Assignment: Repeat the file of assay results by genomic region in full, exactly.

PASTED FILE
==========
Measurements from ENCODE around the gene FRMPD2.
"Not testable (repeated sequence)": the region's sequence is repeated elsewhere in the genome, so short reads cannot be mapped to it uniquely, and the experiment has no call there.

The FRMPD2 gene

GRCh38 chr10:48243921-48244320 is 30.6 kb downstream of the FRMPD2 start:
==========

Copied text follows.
Measurements from ENCODE around the gene FRMPD2.
"Not testable (repeated sequence)": the region's sequence is repeated elsewhere in the genome, so short reads cannot be mapped to it uniquely, and the experiment has no call there.

The FRMPD2 gene

GRCh38 chr10:48243921-48244320 is 30.6 kb downstream of the FRMPD2 start: